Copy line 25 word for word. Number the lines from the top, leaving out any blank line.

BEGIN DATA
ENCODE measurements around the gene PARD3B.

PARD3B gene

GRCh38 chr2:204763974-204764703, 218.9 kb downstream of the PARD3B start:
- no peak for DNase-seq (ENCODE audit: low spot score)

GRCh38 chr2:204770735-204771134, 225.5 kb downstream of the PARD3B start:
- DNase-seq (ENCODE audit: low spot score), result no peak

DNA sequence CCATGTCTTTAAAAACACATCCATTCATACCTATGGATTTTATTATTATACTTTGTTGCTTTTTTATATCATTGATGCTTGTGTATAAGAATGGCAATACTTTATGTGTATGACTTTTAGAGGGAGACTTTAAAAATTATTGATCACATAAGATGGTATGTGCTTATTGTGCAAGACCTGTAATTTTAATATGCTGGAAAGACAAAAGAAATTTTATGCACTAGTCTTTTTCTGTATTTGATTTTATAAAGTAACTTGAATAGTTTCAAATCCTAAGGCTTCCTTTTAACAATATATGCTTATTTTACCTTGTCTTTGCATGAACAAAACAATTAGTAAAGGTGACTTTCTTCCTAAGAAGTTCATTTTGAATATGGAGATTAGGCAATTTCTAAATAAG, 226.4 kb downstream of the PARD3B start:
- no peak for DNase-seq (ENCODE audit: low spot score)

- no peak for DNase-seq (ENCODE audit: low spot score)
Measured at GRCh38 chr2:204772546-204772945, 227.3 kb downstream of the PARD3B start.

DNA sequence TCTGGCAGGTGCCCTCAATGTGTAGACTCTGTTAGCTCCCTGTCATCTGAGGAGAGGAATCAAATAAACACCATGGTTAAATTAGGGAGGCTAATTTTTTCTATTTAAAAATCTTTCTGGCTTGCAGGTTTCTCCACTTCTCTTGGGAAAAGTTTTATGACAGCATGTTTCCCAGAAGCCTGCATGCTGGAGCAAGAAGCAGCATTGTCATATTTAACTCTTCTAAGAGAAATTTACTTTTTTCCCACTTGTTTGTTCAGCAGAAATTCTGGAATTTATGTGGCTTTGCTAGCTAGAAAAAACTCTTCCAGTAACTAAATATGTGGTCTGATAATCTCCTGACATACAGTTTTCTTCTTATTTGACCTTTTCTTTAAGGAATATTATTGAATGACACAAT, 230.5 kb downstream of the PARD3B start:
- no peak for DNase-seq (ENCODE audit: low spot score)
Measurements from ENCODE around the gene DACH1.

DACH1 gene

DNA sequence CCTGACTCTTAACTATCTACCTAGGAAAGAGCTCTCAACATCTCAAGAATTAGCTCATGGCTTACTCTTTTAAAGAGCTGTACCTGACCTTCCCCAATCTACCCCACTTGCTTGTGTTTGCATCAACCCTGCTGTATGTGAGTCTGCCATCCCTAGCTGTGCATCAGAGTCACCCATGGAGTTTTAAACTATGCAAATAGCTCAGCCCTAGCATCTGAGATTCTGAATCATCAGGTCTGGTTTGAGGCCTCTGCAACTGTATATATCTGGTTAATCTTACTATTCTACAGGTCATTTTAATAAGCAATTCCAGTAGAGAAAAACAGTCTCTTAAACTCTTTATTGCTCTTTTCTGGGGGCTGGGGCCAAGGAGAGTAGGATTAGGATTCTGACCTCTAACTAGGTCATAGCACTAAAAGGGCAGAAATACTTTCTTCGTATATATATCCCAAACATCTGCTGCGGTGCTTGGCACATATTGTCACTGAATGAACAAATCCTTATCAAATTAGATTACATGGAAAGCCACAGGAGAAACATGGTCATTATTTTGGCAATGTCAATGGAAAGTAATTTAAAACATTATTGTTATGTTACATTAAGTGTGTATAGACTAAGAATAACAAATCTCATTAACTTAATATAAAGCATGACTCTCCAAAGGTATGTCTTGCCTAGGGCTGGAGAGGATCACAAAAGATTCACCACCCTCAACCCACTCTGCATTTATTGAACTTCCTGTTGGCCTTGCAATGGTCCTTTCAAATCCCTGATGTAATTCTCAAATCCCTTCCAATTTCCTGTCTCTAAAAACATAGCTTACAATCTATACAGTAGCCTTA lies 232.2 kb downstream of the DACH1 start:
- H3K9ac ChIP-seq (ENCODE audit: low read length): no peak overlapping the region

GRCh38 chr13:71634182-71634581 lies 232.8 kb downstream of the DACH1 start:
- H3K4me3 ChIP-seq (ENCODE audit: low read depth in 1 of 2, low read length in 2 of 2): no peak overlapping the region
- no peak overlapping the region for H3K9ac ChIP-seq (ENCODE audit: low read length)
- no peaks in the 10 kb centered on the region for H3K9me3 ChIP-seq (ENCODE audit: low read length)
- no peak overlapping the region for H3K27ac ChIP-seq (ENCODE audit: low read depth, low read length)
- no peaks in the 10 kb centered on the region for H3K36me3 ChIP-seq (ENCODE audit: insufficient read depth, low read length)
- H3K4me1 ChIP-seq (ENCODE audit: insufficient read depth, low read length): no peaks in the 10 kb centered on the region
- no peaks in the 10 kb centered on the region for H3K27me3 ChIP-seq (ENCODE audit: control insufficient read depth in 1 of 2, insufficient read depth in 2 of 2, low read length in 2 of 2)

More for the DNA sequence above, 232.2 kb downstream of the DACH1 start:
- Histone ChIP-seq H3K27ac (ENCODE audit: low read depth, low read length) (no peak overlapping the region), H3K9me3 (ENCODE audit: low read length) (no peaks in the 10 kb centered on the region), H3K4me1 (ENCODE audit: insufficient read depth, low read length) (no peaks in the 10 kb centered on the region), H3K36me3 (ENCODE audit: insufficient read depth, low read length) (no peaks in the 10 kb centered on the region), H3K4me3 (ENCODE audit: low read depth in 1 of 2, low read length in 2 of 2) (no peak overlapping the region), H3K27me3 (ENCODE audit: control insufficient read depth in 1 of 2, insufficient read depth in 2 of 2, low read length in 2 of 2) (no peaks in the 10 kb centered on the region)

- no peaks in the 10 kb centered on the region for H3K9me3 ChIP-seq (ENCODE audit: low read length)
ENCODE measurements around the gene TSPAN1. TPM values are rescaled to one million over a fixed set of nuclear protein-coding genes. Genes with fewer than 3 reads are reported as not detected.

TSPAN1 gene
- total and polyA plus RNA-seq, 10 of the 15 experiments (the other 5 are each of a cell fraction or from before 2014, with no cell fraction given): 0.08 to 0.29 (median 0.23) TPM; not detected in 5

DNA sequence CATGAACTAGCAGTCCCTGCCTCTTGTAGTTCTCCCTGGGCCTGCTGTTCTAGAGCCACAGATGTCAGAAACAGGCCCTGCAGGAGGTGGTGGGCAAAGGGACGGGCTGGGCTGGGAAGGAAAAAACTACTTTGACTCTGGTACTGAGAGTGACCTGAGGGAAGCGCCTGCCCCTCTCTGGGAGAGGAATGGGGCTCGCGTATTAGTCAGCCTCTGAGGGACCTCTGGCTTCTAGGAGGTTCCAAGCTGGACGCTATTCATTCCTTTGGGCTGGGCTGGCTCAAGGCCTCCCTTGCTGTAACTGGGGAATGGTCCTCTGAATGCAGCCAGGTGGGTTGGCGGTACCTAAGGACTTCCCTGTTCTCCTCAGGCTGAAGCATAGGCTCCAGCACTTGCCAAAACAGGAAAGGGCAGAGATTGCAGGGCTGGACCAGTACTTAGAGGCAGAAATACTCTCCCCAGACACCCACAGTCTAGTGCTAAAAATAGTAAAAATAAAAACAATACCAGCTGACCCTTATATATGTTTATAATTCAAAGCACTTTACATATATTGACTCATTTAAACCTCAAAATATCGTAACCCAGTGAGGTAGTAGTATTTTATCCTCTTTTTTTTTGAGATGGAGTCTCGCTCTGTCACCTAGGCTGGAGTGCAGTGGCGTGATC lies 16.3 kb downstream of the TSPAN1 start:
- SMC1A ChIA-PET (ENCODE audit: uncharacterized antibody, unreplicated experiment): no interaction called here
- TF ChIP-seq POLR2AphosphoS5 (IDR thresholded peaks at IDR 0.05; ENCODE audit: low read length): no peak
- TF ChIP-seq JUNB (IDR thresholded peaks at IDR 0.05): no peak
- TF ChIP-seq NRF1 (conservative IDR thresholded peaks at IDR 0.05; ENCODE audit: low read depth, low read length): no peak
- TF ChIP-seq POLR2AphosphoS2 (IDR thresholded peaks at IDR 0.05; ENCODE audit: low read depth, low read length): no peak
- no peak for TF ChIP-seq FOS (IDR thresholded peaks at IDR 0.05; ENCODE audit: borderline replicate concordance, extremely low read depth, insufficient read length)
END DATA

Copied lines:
More for the DNA sequence above, 232.2 kb downstream of the DACH1 start: